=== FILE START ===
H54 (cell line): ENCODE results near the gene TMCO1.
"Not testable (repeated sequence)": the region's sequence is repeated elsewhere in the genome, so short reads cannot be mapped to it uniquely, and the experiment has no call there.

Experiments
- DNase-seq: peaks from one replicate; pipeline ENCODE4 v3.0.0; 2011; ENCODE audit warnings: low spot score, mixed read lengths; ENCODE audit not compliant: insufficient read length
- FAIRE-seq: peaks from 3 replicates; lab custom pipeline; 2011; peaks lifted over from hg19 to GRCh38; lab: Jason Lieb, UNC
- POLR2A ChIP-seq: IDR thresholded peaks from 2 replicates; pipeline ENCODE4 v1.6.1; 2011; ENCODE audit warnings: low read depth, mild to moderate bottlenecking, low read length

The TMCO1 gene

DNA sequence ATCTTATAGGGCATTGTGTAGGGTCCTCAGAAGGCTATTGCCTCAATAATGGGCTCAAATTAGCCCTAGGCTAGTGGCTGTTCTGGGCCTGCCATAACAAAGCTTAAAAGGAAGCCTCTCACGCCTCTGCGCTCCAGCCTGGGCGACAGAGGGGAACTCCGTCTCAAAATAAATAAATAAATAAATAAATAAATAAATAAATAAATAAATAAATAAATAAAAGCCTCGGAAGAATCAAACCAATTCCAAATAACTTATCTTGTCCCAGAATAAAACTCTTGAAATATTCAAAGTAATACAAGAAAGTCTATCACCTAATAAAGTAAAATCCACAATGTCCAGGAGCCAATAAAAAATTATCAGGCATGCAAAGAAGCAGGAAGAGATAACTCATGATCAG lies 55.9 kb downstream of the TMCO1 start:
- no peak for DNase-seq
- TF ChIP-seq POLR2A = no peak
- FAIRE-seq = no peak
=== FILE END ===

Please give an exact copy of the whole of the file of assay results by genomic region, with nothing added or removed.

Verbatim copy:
H54 (cell line): ENCODE results near the gene TMCO1.
"Not testable (repeated sequence)": the region's sequence is repeated elsewhere in the genome, so short reads cannot be mapped to it uniquely, and the experiment has no call there.

Experiments
- DNase-seq: peaks from one replicate; pipeline ENCODE4 v3.0.0; 2011; ENCODE audit warnings: low spot score, mixed read lengths; ENCODE audit not compliant: insufficient read length
- FAIRE-seq: peaks from 3 replicates; lab custom pipeline; 2011; peaks lifted over from hg19 to GRCh38; lab: Jason Lieb, UNC
- POLR2A ChIP-seq: IDR thresholded peaks from 2 replicates; pipeline ENCODE4 v1.6.1; 2011; ENCODE audit warnings: low read depth, mild to moderate bottlenecking, low read length

The TMCO1 gene

DNA sequence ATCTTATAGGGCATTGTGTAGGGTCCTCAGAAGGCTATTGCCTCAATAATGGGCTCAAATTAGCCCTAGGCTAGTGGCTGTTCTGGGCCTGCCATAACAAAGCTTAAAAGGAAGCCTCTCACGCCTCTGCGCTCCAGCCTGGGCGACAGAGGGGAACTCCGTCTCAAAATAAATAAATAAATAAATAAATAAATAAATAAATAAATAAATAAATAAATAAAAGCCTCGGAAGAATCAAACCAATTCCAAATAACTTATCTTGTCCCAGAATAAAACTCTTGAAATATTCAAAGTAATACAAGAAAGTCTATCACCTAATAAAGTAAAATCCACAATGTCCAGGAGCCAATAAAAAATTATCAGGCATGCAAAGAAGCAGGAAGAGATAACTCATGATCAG lies 55.9 kb downstream of the TMCO1 start:
- no peak for DNase-seq
- TF ChIP-seq POLR2A = no peak
- FAIRE-seq = no peak